I have a Lignum Vitae cane that was given to my Great Grandfather at the opening of the Panama canal, this wood was apparently used in the construction of the canal.

  • Don Rivest

    Some older hydro-turbines used journal bearings made made from this material – for the same reasons as ship’s propellers. I’ve also understand that the block and tackle equipment in many older ships had bearings of Lignum Vitae. Cool stuff!

    • dave

      I had a mate that worked on the Queen mary he was the 34 officer & his job was to watch the main bearing on the prop shaft & put water on when needed the bearing was Lignum Vitae

  • Rod Reidnauer

    I’m right in the middle of fashioning a set of 4-1/2 x 7 inch lignum vitae bearings for a 1200 lb flywheel. It is a bit rough on tools, but it sure is pretty, polished stuff just the way it comes off the saw. I have a picture of the bearings being constructed at http://img.photobucket.com/albums/v328/titantornado/rough_bearing_2.jpg

  • Andrew Uttley

    I have a set of crown green bowls made from lignum vitae. Far better to play with than the more widely used plastic varieties.

  • Kyle anderson

    I am an apprentice saddle maker in the U.S. and just received some tools from a master saddler, David Boot from England. Some of the tools are made from lignum vitae, including a masher and loop blocks. Both of the types of tools are meant for extreme force, and are not only extremely strong, but they are equally as beautiful.

  • clomorleodhas

    I have a supported spindle with lignum on the tip and an insert in the support bowl. It spins really well and for a long time. It helps the tip NOT to become blunt and slow down.

  • Kyle anderson

    I am an apprentice saddle maker in the U.S. and just received some tools
    from a master saddler, David Boot from England. Some of the tools are
    made from lignum vitae, including a masher and loop blocks. Both of the
    types of tools are meant for extreme force, and are not only extremely
    strong, but they are equally as beautiful.

  • J.C.

    I’ve been looking for a naturally green wood for a custom butcher block. After much research this is the one that’s come up the most. Any pictures I’ve seen have been a darker colour (not green). Does anyone have any experience with Lignum Vitae? What would you recommend be done in order to have the wood turn green? (expose to sunlight? etc)

    • ejmeier

      JC, first off, I’d just use Argentine Lignum Vitae, listed as “Verawood” on this site. It’s easier to obtain, costs less, and the color tends to be greener (in my experience anyway).
      Secondly, the color change seems to be facilitated with no finish on the wood. Usually butcher blocks have minimal finishing as it is, so you should be okay here. I’d be interested to see if mineral oil would even penetrate a wood as oily as Lignum.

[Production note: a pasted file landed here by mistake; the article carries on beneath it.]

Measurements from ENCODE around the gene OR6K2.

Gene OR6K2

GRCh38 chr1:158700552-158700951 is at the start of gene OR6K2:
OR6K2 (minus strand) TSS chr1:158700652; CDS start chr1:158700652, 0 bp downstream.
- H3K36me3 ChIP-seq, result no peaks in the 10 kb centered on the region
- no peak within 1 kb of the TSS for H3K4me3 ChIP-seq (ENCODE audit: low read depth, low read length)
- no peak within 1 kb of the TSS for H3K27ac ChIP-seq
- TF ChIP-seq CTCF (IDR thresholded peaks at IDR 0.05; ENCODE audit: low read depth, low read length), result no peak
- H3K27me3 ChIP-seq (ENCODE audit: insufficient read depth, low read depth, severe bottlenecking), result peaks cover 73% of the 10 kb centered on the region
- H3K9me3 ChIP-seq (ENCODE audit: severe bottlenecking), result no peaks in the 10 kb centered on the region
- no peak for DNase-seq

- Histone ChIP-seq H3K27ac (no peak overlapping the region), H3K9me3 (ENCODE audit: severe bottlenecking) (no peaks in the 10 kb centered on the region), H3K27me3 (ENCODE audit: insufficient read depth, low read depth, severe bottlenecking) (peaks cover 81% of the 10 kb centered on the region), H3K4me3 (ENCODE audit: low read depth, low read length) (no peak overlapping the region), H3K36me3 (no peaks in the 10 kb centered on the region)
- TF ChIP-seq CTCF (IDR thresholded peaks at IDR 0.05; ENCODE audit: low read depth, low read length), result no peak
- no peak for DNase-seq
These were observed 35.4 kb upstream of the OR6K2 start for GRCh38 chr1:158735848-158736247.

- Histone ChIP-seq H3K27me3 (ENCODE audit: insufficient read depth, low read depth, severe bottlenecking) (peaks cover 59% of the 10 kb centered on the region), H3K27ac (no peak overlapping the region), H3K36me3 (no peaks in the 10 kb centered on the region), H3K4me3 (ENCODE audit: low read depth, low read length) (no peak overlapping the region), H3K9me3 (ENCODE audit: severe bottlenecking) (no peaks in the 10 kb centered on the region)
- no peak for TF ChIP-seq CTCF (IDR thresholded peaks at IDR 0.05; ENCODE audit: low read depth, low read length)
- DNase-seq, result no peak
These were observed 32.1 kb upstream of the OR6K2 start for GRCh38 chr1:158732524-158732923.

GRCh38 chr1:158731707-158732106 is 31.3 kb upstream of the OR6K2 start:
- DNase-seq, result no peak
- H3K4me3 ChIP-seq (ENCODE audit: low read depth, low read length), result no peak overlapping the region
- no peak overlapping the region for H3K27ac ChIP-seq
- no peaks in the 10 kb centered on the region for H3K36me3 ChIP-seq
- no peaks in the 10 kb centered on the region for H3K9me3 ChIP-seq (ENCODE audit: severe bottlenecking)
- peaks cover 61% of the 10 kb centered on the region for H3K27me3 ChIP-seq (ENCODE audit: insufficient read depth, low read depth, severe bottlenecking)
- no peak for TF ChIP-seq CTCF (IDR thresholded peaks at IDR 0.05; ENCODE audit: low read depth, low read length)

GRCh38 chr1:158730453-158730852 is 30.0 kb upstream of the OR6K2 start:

• J.C.

        Thanks for the info, very helpful.

      • Dan Downard

        True Lignum Vitae will still turn green even after you put polish on it. (if you can get it to stick to it) I have made a few rings out of it and finished it with CA glue, but it really didn’t need it as it can be sanded to a high shine. If you want to get good at sharpening your tools work with this stuff…..

      • citizen6

        My verawood matches your picture, it is nothing like lignum vitae in my experience. It was sold to me as lignum vitae; a hard lesson.

  • Jack Janssen

    During the ’70’s I owned a Star class sailboat #2112. The skeg and rudder were made of
    Lignum Vitae which was unpainted and had a 2″ split at the top of the rudder. I tried to repair the split and was unsuccessful. The boat was built in Chicago in 1942. Frames were white oak. The garboard planks were mahogany. The rest of the planking was white cedar. Each side was a single plank 30″ wide, 24′ long and 2″ thick. Not a blemish in either one. I doubt
    that one could find wood like this today.

  • Vandal

    Lignum Vitae is also used in leather working, specifically polishing the edges of straps and belts.

  • Seven_Spades

    My father has a load of it in his shed from the 1970’s. Every now and again he will make a pan handle out of a bit. I had not idea it was so sought after.

  • guy boor

    I have a 2x2x8 inch pices of this wood it was given to me from a friend. I make tobacco pipes, I’m concerned about the the fumes or gas that could occurre from the natural oils in wood when the tobacco is burning in the smoking chamber. Would anyone know if this wood has ever been used for a Tobacco Pipe. Or if this wood was used in food or water containers application.

    • Carolina Hennig

      In Paraguay they use it for cups for their national drink called Tereré. Google it, you’ll see. They call it Palo Santo there.